Life is all about perspective. Expectations, I have found, do more harm then good. If our expectations are too high we will always be disappointed because we don’t allow for unplanned opportunities. If our expectations are too low, we may never strive for greater things. What perspective do you have?
I have to admit it. I’m a worrier. I worry about my family, my mother, my husband and son. I worry about the economy, people and animals, the future of our politically divided country, the food supply and climate change. I worry about income and inflation and retirement and health. I worry. I worry about many things, some within my control and some not.
Ironically, worry has proven to be quite the motivator for me when combined with an insatiable curiosity about people and life. I don’t think I’m particularly unique when it comes to worrying. Most people I know say they don’t worry at all (liars) or they say they worry all the time. But at the end of the day most of us have some level of worry which keeps us up at night. (And the irony is most people over 65 say their biggest regret is spending too much of their lives worrying!)…..Read on!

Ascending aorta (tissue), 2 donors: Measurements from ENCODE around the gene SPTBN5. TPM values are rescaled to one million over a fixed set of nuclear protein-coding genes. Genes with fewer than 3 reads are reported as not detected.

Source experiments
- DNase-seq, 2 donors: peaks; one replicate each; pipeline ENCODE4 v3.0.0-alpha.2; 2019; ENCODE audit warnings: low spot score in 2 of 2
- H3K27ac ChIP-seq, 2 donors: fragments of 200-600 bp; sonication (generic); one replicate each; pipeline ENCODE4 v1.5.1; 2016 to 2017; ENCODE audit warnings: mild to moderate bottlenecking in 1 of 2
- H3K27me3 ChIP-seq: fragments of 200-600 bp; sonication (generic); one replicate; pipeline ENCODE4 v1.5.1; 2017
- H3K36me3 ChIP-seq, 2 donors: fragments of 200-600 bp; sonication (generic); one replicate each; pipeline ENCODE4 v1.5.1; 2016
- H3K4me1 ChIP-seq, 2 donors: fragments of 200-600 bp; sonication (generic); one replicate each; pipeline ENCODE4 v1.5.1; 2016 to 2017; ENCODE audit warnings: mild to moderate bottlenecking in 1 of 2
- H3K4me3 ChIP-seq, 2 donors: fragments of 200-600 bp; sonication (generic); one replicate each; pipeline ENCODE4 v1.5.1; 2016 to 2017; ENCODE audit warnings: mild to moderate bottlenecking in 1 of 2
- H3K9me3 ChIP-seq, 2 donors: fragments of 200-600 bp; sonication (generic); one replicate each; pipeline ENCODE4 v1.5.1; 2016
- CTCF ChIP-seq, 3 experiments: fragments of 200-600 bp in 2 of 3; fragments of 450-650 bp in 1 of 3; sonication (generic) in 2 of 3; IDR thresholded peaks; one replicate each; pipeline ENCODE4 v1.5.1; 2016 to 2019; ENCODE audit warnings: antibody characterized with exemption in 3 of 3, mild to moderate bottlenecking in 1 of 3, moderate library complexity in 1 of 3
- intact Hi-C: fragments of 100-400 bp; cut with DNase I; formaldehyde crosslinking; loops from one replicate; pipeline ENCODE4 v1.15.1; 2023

Despite the COVID-19 Pandemic becoming less severe, remote work only seems to be trending upwards. The reality is that the Pandemic might simply have been a catalyst for greater interest and trend among workers. Here are some insights our research uncovered…..